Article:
Sponsors (to date) include Baptists Today, Baptist History and Heritage Society, Cooperative Baptist Fellowship of North Carolina and The Pittman Center of Gardner-Webb University. Other sponsor-participants will be warmly welcomed.

Programming will make use of the many talents within the group as well as leaders in Montana. Bruce Gourley, who lives in Bozeman and is owner of the popular web site Yellowstone.net, will be the well-informed guide.

Chromatic Pool: Photo by Bruce GourleyHere’s what the schedule looks like:

Monday, August 18

Arrive at the Bozeman, MT airport by 4 pm (earlier if possible). If someone’s flight is delayed, transportation will still be provided.

Western dinner and lodging in Bozeman / Get-acquainted time and overview of plans

Tuesday, August 19

Early breakfast in Bozeman and drive to Yellowstone National Park

Personalized tour by Bruce Gourley

Lodging in the park

Wednesday, August 20

Breakfast buffet at Old Faithful Inn

Second day of touring Yellowstone

Check in and dinner at Parade Rest Guest Ranch

Evening session

Thursday, August 21

All meals, meetings and activities at the ranch with a possible side trip

Friday, August 22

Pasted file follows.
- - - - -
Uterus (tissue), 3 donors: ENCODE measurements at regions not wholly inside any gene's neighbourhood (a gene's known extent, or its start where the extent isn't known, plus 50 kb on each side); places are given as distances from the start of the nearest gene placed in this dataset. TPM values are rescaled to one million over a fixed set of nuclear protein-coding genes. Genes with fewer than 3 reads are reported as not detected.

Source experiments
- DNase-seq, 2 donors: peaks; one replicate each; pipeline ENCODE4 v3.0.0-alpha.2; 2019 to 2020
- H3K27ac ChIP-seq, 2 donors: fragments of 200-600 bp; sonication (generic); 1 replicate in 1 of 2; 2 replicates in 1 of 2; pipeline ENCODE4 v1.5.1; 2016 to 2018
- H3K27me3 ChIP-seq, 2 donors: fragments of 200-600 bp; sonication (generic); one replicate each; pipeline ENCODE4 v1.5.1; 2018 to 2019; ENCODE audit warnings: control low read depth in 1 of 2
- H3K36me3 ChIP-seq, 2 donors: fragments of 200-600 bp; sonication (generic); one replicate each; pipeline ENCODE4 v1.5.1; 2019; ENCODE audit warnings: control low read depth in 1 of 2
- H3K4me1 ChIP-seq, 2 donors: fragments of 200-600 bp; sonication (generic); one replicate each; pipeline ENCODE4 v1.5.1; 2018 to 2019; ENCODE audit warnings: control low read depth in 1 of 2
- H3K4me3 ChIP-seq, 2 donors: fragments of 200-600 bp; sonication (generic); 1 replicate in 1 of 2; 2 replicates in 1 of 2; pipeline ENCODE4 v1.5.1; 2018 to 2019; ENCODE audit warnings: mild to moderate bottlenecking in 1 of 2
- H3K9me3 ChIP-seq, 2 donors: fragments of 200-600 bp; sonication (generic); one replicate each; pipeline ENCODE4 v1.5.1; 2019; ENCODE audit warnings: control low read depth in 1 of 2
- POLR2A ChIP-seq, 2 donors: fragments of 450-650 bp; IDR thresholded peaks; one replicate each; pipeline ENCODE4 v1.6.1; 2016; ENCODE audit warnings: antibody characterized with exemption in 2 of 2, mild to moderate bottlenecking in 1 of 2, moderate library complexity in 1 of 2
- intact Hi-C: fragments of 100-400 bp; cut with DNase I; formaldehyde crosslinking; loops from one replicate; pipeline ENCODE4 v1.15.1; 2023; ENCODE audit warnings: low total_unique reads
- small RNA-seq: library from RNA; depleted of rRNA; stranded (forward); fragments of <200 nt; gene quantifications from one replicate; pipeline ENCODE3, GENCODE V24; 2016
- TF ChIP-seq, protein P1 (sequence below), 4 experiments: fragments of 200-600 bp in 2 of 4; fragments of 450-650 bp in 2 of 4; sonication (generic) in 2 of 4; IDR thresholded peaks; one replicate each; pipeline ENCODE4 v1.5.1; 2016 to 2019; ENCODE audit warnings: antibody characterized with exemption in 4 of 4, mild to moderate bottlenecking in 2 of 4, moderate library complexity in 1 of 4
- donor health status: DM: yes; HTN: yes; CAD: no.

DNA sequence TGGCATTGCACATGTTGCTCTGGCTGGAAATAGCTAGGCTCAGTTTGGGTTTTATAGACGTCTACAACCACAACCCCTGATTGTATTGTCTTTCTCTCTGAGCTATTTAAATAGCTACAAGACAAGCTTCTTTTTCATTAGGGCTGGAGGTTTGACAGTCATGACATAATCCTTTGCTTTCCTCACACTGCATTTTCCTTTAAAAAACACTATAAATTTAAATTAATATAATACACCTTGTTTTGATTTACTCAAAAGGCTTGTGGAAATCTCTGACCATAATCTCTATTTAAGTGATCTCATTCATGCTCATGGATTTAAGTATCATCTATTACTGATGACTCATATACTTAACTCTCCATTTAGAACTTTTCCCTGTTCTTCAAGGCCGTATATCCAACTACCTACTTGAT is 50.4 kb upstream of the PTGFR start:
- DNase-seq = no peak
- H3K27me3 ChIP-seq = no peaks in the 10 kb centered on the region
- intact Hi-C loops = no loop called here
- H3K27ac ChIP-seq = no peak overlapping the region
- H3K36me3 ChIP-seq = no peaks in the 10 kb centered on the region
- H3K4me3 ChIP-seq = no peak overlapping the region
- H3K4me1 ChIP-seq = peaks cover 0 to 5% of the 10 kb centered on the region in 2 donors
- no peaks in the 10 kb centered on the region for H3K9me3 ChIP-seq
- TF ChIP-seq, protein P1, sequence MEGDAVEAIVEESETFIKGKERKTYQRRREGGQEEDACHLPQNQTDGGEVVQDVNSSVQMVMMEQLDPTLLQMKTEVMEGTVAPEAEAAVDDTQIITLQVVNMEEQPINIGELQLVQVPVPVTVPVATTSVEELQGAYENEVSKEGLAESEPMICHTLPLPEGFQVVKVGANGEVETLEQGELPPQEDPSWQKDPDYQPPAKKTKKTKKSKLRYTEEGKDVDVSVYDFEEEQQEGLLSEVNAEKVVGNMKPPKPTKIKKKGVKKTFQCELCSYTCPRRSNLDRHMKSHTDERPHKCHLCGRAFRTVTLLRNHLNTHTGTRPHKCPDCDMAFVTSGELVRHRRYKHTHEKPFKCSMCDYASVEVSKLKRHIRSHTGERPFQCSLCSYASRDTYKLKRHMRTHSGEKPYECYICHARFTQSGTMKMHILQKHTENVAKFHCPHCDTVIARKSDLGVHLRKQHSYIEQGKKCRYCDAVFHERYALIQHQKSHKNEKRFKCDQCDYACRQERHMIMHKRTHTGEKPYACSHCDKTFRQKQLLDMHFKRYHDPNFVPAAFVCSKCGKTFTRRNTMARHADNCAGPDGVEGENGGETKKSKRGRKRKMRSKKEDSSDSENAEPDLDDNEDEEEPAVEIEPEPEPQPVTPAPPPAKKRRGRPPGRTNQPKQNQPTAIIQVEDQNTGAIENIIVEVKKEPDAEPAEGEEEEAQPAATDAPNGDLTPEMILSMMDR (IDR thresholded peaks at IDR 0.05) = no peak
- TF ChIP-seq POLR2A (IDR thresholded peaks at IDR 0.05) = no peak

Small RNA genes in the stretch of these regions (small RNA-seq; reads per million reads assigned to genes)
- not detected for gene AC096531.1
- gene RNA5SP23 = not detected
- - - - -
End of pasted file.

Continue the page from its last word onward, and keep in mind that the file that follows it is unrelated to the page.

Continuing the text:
All meals, meetings and activities at the ranch with a possible side trip

Saturday, August 23

Breakfast and depart ranch for Bozeman

(Please make departing flights for noon or later.)


Cost is $1,200 (based on double occupancy) and includes:

Ground transportation from time of airport arrival in Bozeman (Aug. 18) until airport departure from Bozeman (Aug. 23)

Lodging and meals from Monday dinner through Saturday breakfast

Two-day private tour in Yellowstone National Park

The wonderful activities at Parade Rest Guest Ranch near West Yellowstone

Additional information:

Housing at the ranch and Yellowstone Park varies. These are cabins and lodges, not the Ritz. For anyone insisting on a private room throughout the week, please add $250.

Each person is responsible for his or her own travel to and from Bozeman. Reservations should be made as soon as possible.

Much time will be spent in the great outdoors with a variety of optional activities.

To secure a spot, please send a $400 deposit to Baptists Today, P.O. Box 6318, Macon, GA 31208-6318 marked as “NF Montana.” The balance ($800) will be due June 15.

Questions?  Email editor@baptiststoday.org.




Daily RNS News

Most voters favor prayer, minus Jesus, at public meetings


© 2014 Religion News Service

The U.S. Supreme Court will soon rule on the constitutionality of prayer at public meetings. But a new survey finds U.S. voters clearly favor prayer – as long as the public prayer is generic and not specifically Christian.